A director of the Los Angeles County Sheriff’s Department’s Multicultural Advisory Council has been stripped of his reserve deputy status after Glendale police complained that he showed up at the scene of a suicide last week, flashing his badge and demanding access to a restricted area.
The Glendale incident marks the latest in a string of cases in which reserve deputies or volunteers working for sheriff’s departments around Southern California have been accused of overstepping their authority.
The incident prompted a top sheriff’s official to send out an e-mail stating that reserve deputies are not permitted to enter crime scenes or use their badges to gain access to them.
The L.A. County department has 800 reserve deputies, including some businessmen and community leaders whom Sheriff Lee Baca uses for fundraising and other functions
One of the reserve deputies involved in the Glendale case is Aram Sardarian, a car dealer who serves on the advisory council, a group of business leaders and community activists formed to counsel Baca about issues involving ethnic communities. Sources close to the investigation said Sardarian threatened to call Baca when Glendale police would not let him enter the crime scene.
Undersheriff Larry Waldie declined to discuss specifics but described Sardarian as “a friend” of the suicide victim.
Sardarian was joined at the scene by a second reserve deputy, whose name has not been released. Their badges and sheriff’s-issue guns have been taken away while authorities investigate.
“If the behavior is at a level that is inappropriate, the deputy should be fired from the reserve program,” Baca said in an interview. “Emotions run deep when it comes to suicides.”
Reached by cellphone Tuesday, Sardarian said, “I am not interested in talking to anybody yet.”
Glendale Police spokesman John Balian said the department lodged its complaint after what he described as Sardarian’s “unprofessional” and “aggressive” behavior Jan. 14 at a home in South Glendale near Adams and Green streets.
Law enforcement sources familiar with the investigation, however, said Sardarian pulled up on the scene in a Ford Crown Victoria, a car favored by law enforcement, about 45 minutes after the husband of the suicide victim had found her bleeding from a gunshot wound at their home and called authorities. (She was pronounced dead at the scene. Coroner’s spokesman Craig Harvey later said that the woman died of a self-inflicted gunshot wound to the chest.)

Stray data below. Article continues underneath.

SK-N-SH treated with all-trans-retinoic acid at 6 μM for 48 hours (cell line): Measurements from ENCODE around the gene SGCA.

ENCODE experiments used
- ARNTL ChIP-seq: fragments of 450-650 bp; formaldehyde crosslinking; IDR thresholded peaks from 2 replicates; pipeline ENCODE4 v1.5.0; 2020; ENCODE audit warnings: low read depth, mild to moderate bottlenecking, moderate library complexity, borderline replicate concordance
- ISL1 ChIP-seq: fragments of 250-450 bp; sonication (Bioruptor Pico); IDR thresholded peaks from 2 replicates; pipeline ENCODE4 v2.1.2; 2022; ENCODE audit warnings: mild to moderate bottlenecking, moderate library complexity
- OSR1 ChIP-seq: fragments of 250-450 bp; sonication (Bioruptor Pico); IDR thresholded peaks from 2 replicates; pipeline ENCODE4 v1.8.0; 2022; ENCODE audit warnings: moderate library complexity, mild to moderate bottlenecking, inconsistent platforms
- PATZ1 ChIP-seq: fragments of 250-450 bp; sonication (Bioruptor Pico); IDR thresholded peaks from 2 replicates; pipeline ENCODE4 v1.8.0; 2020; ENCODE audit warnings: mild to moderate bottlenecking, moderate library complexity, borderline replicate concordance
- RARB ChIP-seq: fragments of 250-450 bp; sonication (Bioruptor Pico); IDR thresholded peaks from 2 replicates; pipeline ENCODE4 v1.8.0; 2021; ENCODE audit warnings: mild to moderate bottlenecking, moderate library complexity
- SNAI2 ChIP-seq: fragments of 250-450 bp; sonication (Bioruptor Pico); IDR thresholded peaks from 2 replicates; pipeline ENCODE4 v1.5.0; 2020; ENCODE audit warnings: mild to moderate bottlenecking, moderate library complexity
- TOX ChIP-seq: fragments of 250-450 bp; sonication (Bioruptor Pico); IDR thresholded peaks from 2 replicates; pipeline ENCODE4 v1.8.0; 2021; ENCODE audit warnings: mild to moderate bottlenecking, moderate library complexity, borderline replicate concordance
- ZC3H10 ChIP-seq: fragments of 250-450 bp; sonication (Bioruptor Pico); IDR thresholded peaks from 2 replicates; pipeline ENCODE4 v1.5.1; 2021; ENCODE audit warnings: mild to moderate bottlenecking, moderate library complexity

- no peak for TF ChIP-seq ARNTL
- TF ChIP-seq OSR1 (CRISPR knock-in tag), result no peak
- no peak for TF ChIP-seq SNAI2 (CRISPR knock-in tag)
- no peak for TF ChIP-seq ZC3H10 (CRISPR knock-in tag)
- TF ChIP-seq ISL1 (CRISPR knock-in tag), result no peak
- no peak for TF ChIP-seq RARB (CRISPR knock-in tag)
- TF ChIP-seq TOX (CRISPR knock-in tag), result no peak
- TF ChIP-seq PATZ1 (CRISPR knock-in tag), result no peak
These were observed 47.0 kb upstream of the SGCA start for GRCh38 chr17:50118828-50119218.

Sardarian, who identified himself as a reserve deputy, approached a Glendale patrol officer guarding the front of the house and displayed his badge and gun in an attempt to gain access to a scene clearly marked with yellow tape, the sources said
When he was rebuffed, he appeared to take offense, invoking the names of Baca and Glendale Police Chief Randy Adams, the sources said. He told officers at the scene he would be placing calls to both men, said the sources, who spoke on the condition that they not be identified.
Detectives later determined that Sardarian was an acquaintance of the family, but his conduct raised questions and concerns, the sources said. Sardarian also indicated he knew who owned the gun used in the suicide.
The incident prompted Michael R. Leum, the manager of the sheriff’s Reserve Forces Bureau, to send out an e-mail out Friday, saying, “Under no circumstance (other than life threatening) should any reserve make contact with another agency without the knowledge and consent of his or her reserve coordinator.
“Reserves are not to attempt entry to any crime scene which they are not part of the investigative team. . . . failure to follow these directives can result in discipline, up to and including termination.”
According to sheriff’s officials, Sardarian has served as a reserve deputy for two years and has completed at least 175 hours of law-enforcement training.
Sardarian, a level 3 reserve deputy, has a restricted status, which requires him to work under the direct supervision of another sheriff’s sworn or reserve deputy when in the field.
Sheriff’s Department spokesman Steve Whitmore said the department “takes this very seriously,” as evidenced by deputies’ confiscation of Sardarian’s badge and gun. Sardarian could be reinstated, pending the outcome of the investigation.
Some critics have said Baca and other local law enforcement leaders are too liberal in distributing officials credentials to civilians.
Identification cards bearing Baca’s signature were given to local business owners and political donors who made up the sheriff’s “Homeland Security Support Unit.” In 2006, the Sheriff’s Department revoked the ID cards after the Board of Supervisors ordered an investigation of the practice.
Another member of that group showed both his Los Angeles County sheriff’s ID card and his Riverside County “Executive Council” badge to state agents who were serving a search warrant at his Glendale naturopathy office in 2005 during a Medi-Cal fraud investigation.
The display of official-looking identifications prompted a state investigator to write in his report that there was confusion because the card “did not distinguish whether the man was a sworn peace officer, a civilian employee or volunteer.”
At the start of Baca’s administration, at least two members of his special celebrity reserve unit ran into controversy, which led to that program’s suspension in 1999. Reserve Deputy Scott Zacky, whose family owns Zacky Farms, was relieved of duty for allegedly brandishing a weapon at two people outside his Bel-Air home.
Times staff writer Stuart Pfeifer contributed to this report.